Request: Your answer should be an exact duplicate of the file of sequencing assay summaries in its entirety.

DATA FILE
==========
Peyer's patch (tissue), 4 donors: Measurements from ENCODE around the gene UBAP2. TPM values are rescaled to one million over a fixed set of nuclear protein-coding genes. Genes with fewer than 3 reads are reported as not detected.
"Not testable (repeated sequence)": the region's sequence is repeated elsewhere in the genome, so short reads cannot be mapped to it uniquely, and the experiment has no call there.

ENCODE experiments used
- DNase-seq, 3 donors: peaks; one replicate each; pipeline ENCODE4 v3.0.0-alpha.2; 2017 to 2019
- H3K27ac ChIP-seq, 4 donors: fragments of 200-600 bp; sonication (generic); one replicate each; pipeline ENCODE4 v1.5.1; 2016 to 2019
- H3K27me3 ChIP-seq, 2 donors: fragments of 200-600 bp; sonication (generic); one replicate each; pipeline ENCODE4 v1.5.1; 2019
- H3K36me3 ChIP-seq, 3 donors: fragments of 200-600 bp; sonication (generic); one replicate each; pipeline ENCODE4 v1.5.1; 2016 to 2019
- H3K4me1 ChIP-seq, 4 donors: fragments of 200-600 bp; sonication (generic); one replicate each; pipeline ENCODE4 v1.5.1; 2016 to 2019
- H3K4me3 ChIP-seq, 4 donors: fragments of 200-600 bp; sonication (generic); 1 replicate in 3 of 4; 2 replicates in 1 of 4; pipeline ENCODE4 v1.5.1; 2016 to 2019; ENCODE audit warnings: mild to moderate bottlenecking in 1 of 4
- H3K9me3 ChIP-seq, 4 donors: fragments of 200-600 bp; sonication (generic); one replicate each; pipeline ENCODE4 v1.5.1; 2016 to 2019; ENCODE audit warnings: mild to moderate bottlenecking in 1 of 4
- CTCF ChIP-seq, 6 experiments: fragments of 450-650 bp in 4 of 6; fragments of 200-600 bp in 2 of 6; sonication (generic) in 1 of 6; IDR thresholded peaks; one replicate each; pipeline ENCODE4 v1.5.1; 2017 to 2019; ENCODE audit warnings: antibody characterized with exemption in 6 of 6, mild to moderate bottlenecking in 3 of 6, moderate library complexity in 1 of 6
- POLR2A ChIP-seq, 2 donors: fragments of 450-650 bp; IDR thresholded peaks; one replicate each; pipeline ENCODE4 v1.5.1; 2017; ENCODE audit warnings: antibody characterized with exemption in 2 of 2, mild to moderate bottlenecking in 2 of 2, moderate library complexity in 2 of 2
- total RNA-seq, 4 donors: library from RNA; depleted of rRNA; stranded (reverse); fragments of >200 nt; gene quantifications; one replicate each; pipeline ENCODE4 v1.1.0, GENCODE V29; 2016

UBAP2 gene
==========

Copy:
Peyer's patch (tissue), 4 donors: Measurements from ENCODE around the gene UBAP2. TPM values are rescaled to one million over a fixed set of nuclear protein-coding genes. Genes with fewer than 3 reads are reported as not detected.
"Not testable (repeated sequence)": the region's sequence is repeated elsewhere in the genome, so short reads cannot be mapped to it uniquely, and the experiment has no call there.

ENCODE experiments used
- DNase-seq, 3 donors: peaks; one replicate each; pipeline ENCODE4 v3.0.0-alpha.2; 2017 to 2019
- H3K27ac ChIP-seq, 4 donors: fragments of 200-600 bp; sonication (generic); one replicate each; pipeline ENCODE4 v1.5.1; 2016 to 2019
- H3K27me3 ChIP-seq, 2 donors: fragments of 200-600 bp; sonication (generic); one replicate each; pipeline ENCODE4 v1.5.1; 2019
- H3K36me3 ChIP-seq, 3 donors: fragments of 200-600 bp; sonication (generic); one replicate each; pipeline ENCODE4 v1.5.1; 2016 to 2019
- H3K4me1 ChIP-seq, 4 donors: fragments of 200-600 bp; sonication (generic); one replicate each; pipeline ENCODE4 v1.5.1; 2016 to 2019
- H3K4me3 ChIP-seq, 4 donors: fragments of 200-600 bp; sonication (generic); 1 replicate in 3 of 4; 2 replicates in 1 of 4; pipeline ENCODE4 v1.5.1; 2016 to 2019; ENCODE audit warnings: mild to moderate bottlenecking in 1 of 4
- H3K9me3 ChIP-seq, 4 donors: fragments of 200-600 bp; sonication (generic); one replicate each; pipeline ENCODE4 v1.5.1; 2016 to 2019; ENCODE audit warnings: mild to moderate bottlenecking in 1 of 4
- CTCF ChIP-seq, 6 experiments: fragments of 450-650 bp in 4 of 6; fragments of 200-600 bp in 2 of 6; sonication (generic) in 1 of 6; IDR thresholded peaks; one replicate each; pipeline ENCODE4 v1.5.1; 2017 to 2019; ENCODE audit warnings: antibody characterized with exemption in 6 of 6, mild to moderate bottlenecking in 3 of 6, moderate library complexity in 1 of 6
- POLR2A ChIP-seq, 2 donors: fragments of 450-650 bp; IDR thresholded peaks; one replicate each; pipeline ENCODE4 v1.5.1; 2017; ENCODE audit warnings: antibody characterized with exemption in 2 of 2, mild to moderate bottlenecking in 2 of 2, moderate library complexity in 2 of 2
- total RNA-seq, 4 donors: library from RNA; depleted of rRNA; stranded (reverse); fragments of >200 nt; gene quantifications; one replicate each; pipeline ENCODE4 v1.1.0, GENCODE V29; 2016

UBAP2 gene